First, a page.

You've heard the claims made by Donald Trump about voter fraud in New Hampshire and Fergis Cullen's challenge to pay $1000 to anyone who can prove voter fraud. Cullen states there is not on jot of evidence such fraud took place.
Evidence of voter fraud resides in the thousands of affidavits filed by new voters during same day voter registration on election day. However the New Hampshire Attorney General's office hasn't moved to investigate a single one. Not one. So how can anyone say that not a single case of voter fraud was committed during the past couple of elections?
One way to do away with part of the problem is to eliminate same day registration, something authorized by the New Hampshire Legislature back in 2011. The following year over 20,000 affidavits were filed during the 2012 elections, and of those 20,000 plus affidavits, a fifth, or over 4,400 could not be verified. While the claim has been made that even if all 4.400+ ballots cast had gone to one party or the other that it wouldn't have influenced the presidential race, and maybe the congressional races, there were plenty of lower level races that could have been greatly influenced by those fraudulent votes. In the recent election, one of the big race- that between Maggie Hassan and then-incumbent US Senator Kelly Ayotte was decided by a mere 743 votes. It wouldn't have taken too many fraudulent votes to sway that outcome.
One of the biggest problems we have is that New Hampshire's present laws do not prevent out-of-state college students from voting as residents of New Hampshire. Same day voter registration doesn't help that one bit. In fact, it is quite possible for an out-of-state college student to vote here in New Hampshire and their home state by use of an absentee ballot. But the one thing that makes what they're doing questionable is that college dormitories should not be considered legal domiciles, meaning someone living there cannot use it as the basis for claiming residency in the state of New Hampshire. It would not surprise me that in some college towns there are town ordinances that state that to be the case. One has to ask how many of those out-of-state students that register to vote here also have New Hampshire driver licenses? If I had to guess, I'd say very few, if any. If they haven't bothered to get a New Hampshire driver's license after all the time they've been in state, then how can they register to vote? I would be surprised if they would be able to get a drivers license because they don't actually have a legal domicile.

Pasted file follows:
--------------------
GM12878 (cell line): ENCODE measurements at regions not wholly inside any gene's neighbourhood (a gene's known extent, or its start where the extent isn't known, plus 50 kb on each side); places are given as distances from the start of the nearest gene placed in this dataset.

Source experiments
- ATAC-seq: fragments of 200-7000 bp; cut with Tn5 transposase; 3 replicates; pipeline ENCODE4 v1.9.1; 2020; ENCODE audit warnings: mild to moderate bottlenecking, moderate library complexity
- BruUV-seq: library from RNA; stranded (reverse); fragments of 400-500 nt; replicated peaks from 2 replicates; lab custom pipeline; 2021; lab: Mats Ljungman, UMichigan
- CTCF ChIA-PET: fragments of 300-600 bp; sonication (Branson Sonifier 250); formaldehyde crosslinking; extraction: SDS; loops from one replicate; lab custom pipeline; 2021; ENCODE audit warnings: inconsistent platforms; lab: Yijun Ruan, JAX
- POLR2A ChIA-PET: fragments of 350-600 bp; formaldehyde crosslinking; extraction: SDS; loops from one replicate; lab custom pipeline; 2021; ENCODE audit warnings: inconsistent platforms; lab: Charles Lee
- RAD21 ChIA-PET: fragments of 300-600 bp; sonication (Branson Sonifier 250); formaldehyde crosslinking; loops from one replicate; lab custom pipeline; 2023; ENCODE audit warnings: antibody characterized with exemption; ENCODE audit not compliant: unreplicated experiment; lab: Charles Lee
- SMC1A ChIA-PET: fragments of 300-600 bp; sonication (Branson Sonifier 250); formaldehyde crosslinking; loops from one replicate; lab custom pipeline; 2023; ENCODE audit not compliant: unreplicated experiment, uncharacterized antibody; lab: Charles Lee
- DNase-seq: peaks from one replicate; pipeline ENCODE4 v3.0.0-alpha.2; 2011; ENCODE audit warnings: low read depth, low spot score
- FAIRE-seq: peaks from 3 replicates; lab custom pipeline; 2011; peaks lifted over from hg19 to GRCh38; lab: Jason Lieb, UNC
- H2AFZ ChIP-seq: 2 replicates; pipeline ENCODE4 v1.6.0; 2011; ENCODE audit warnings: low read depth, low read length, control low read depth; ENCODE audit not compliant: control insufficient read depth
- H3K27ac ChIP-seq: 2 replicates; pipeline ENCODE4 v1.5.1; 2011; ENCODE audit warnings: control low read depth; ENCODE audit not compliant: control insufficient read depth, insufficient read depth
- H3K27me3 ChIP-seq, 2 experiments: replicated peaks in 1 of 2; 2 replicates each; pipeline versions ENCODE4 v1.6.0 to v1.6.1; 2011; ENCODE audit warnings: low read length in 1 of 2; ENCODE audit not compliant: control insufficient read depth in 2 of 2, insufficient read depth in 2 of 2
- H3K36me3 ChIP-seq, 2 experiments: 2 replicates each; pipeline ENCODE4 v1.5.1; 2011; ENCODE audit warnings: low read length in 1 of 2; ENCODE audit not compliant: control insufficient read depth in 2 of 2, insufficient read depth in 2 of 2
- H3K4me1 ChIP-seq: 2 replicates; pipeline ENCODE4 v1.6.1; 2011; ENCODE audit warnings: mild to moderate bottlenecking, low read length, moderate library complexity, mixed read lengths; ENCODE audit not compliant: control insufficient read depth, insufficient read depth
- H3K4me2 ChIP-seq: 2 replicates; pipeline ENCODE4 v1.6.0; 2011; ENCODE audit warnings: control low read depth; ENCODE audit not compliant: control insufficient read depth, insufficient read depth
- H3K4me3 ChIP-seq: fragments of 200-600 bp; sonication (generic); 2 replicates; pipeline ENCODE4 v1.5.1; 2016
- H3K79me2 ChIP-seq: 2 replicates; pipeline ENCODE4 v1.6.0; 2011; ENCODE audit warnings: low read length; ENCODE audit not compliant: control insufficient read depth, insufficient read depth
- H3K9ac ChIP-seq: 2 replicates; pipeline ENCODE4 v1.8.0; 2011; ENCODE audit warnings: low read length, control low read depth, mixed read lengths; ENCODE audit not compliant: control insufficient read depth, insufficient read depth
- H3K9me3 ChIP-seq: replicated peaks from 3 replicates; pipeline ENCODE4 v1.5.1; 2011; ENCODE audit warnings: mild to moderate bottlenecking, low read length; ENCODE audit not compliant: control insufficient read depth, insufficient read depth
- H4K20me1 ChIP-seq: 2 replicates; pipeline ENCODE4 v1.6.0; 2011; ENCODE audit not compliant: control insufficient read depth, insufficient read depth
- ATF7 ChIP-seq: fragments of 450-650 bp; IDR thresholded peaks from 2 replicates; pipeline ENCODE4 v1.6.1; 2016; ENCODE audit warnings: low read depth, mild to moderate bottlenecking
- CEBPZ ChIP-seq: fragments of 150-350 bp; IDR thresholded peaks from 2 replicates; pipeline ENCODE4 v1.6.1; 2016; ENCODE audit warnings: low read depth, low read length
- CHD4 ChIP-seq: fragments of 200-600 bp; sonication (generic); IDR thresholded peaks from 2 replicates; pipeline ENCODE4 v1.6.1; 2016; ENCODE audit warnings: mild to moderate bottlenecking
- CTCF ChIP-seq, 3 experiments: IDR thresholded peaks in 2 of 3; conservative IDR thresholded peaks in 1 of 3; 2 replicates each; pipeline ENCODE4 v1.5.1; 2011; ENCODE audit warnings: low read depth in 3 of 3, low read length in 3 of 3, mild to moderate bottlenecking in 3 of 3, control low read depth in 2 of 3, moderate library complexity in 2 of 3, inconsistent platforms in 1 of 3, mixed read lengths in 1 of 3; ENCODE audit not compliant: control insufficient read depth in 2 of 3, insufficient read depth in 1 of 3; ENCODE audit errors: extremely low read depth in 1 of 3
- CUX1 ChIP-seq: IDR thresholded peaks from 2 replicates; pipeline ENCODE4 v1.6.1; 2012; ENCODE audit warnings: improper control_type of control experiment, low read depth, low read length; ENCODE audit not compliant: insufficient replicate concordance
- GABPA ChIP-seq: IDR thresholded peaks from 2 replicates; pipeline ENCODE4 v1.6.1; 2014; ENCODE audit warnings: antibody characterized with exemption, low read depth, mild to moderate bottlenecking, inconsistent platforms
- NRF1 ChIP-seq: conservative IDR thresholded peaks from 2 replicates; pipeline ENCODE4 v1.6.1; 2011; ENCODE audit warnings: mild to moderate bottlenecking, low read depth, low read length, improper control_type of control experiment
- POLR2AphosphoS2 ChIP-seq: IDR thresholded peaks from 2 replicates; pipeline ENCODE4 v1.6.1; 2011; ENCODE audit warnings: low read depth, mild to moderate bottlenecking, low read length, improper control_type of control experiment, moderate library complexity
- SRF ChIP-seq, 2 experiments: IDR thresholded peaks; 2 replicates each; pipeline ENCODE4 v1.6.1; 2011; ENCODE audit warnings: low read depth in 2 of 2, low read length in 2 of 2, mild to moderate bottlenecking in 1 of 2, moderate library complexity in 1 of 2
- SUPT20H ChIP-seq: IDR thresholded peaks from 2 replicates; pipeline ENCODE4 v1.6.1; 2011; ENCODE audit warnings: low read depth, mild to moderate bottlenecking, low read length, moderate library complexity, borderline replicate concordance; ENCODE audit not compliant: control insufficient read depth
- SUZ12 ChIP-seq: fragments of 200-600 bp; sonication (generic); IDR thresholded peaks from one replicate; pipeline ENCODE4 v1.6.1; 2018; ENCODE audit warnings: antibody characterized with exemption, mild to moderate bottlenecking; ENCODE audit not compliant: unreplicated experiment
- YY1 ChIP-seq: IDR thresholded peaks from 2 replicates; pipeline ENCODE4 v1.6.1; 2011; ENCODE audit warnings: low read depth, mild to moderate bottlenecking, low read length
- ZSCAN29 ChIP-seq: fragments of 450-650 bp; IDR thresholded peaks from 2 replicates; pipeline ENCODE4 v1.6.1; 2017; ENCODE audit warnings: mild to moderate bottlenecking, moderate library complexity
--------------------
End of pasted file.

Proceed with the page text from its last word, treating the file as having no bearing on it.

In most towns hotel rooms can't be considered legal domiciles, that's why a lot of out-of-state campaign workers rent rooms at someone's home for the duration of their stay, register to vote on the day of the election using that address as their domicile (this usually happens during the New Hampshire Primary), then moving on to the next state the day after the election is over. In some cases that means a campaign worker may be able to vote in more than one primary during the primary season. Think it can't happen? You'd be wrong as there have been more than a few examples of multiple campaign workers for a candidate using the same address as their legal domicile even if they aren't actually living there. While this would have little effect on the elections in November, it still skews results during the primaries.
I think it's time that New Hampshire do away with same day registration and put in place some kind of residency requirement that bans out-of-state college students and transient (campaign) workers from being able to register to vote in New Hampshire elections, be they local, state, or federal contests because they aren't really residents.
It's but one small step, but we have to start somewhere.